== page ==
One month ago today, Christianity lost one of its great modern thinkers, Phyllis Tickle. She was an Episcopal laywoman, author, professor, and academic dean who may be best remembered for her book, “The Great Emergence.” In it, she notes that Christianity “cleans house” approximately every 500 years. This does not mean that existing forms of Christianity become invalid or obsolete. It simply means that these forms lose their place as the primary expression of our faith. Here is how she categorizes it by years:
0-100 The Great Transformation was when Jesus and his disciples walked the earth.
500-600 The Great Decline and Fall was when Rome collapsed and the institutional church rose in its wake.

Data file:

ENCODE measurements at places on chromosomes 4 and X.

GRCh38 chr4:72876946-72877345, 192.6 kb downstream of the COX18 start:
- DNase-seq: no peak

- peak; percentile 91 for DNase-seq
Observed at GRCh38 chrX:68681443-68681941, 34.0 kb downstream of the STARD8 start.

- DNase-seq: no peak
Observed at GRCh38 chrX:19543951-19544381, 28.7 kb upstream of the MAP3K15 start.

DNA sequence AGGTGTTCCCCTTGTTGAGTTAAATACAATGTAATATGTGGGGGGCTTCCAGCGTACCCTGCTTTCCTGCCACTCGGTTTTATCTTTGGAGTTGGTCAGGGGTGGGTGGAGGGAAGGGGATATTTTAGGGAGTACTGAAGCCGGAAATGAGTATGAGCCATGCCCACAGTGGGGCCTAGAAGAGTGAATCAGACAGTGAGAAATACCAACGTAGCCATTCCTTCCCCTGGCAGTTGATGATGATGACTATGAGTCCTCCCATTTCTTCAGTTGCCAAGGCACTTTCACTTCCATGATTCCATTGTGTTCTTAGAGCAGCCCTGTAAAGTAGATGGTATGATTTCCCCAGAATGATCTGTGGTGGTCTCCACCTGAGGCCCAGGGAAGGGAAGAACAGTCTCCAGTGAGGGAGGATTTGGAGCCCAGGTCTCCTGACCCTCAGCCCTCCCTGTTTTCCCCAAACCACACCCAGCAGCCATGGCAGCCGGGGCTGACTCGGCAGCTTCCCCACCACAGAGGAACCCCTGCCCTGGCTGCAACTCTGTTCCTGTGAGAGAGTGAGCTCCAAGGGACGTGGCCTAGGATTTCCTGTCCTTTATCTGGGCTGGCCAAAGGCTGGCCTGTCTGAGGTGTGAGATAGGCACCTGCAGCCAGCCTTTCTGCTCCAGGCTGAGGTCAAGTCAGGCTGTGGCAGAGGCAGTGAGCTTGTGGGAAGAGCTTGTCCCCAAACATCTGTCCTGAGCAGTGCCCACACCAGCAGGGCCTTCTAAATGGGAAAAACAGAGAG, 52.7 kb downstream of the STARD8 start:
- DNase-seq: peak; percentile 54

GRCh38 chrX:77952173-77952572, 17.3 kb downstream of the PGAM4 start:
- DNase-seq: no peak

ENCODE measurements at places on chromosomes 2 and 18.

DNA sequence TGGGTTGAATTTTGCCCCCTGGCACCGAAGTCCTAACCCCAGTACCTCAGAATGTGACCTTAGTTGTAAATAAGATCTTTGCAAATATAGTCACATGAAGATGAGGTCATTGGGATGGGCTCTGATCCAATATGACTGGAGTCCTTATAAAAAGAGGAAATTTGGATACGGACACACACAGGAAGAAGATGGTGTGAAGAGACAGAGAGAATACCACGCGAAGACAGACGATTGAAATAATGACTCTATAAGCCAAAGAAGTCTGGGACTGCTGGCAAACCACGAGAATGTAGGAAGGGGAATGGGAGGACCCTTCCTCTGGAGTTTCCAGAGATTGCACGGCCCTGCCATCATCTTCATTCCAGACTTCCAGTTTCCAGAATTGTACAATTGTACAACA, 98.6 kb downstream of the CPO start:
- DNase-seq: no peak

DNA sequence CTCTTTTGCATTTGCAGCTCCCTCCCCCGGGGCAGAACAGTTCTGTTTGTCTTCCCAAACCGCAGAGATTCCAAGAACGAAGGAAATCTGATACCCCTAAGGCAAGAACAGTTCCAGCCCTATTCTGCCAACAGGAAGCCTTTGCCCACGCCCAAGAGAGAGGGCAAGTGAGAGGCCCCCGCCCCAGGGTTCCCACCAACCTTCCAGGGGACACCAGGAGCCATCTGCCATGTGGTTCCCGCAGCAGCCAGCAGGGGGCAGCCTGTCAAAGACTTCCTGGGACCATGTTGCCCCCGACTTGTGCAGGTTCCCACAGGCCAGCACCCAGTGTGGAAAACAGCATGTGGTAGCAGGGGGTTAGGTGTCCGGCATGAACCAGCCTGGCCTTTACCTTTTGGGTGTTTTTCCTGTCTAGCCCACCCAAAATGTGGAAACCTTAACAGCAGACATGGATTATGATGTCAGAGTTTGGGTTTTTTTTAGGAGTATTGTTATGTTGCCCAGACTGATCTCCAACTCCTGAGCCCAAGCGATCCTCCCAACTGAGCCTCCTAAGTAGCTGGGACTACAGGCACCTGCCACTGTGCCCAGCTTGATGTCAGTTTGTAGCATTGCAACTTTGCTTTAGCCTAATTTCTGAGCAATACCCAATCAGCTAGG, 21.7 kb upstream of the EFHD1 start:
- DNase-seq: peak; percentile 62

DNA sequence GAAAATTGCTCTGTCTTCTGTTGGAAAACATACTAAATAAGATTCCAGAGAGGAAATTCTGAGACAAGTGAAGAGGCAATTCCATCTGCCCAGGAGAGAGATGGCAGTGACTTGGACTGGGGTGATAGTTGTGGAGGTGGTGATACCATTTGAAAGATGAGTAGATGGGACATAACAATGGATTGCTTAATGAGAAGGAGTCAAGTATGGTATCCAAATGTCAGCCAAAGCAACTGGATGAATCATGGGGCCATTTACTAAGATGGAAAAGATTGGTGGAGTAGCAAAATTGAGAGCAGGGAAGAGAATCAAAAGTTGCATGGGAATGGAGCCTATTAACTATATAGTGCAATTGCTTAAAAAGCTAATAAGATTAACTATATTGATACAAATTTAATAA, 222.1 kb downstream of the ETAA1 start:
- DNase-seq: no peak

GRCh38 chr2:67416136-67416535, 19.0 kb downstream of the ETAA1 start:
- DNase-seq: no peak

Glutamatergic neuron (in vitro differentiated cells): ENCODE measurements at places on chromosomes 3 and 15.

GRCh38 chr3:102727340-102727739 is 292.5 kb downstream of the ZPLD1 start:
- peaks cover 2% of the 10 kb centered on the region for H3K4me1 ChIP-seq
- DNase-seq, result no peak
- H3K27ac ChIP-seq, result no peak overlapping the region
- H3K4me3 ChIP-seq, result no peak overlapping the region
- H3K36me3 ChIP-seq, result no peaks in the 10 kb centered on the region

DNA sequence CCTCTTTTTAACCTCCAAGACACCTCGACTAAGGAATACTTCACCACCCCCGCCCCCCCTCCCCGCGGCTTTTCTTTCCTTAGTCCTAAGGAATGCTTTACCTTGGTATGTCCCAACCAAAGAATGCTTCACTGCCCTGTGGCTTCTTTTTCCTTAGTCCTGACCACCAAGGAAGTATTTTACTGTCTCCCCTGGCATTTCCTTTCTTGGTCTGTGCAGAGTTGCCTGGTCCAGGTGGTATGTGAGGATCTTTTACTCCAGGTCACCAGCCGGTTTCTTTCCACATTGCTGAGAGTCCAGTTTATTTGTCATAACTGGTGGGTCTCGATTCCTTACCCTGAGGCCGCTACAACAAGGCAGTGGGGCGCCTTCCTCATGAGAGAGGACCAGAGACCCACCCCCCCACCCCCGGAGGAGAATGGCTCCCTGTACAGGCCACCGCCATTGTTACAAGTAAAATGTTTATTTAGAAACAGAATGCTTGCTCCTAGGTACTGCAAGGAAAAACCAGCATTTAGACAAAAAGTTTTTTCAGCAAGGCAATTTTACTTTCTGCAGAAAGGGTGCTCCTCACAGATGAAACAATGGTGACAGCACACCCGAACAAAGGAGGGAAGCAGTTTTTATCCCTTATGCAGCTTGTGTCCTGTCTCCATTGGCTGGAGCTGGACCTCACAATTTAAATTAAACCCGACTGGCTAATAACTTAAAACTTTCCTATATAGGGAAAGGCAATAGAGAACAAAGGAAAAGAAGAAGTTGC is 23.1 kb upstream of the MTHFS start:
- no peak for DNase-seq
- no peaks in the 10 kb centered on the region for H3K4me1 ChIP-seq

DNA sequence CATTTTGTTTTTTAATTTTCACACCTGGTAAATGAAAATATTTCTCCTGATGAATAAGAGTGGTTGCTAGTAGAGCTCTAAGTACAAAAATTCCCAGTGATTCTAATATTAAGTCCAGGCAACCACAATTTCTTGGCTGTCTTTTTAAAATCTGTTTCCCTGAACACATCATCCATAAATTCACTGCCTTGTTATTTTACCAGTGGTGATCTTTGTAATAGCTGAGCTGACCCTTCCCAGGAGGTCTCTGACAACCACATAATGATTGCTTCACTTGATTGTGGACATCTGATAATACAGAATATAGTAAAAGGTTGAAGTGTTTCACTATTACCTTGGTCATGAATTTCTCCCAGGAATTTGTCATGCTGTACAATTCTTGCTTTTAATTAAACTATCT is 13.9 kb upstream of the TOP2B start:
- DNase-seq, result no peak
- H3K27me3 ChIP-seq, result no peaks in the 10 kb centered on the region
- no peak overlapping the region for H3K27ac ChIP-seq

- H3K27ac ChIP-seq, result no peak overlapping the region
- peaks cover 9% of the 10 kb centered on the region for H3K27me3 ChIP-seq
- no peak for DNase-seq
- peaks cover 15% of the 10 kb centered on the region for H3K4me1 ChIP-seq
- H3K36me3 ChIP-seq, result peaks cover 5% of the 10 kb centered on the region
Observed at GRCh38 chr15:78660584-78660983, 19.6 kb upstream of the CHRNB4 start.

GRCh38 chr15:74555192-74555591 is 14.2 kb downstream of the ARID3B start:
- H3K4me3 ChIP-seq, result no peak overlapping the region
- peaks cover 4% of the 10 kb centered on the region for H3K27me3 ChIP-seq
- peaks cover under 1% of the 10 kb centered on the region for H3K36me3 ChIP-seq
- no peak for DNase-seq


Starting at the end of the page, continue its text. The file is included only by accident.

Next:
1000-1100 The Great Schism was when Eastern and Western Christianity split.
1500-1600 The Great Reformation was when Protestantism (and our own denomination) was born.
2000-2100 The Great Emergence is underway now, even if its form is not yet recognizable.
This Sunday is when Protestant churches traditionally observe Reformation Day and celebrate the wind that blew through Christianity 500 years ago, and likewise the heroes that brought forth reform. However, allow me to suggest that there is a new wind blowing and there are new heroes among us. These are people who listen deeply to God in prayer, act faithfully on what they hear, and trust that God will use them to bring renewal to the world. No act of faithfulness is too small for God to use.
We can do this at our little church in Merriam Park, Saint Paul, of course. We can bless the people in our neighborhood for generations to come, in ways as yet unknown. We simply need to follow God into our world. My fervent prayer is that the hallmark of this new reformation be love.
Yours faithfully, Michael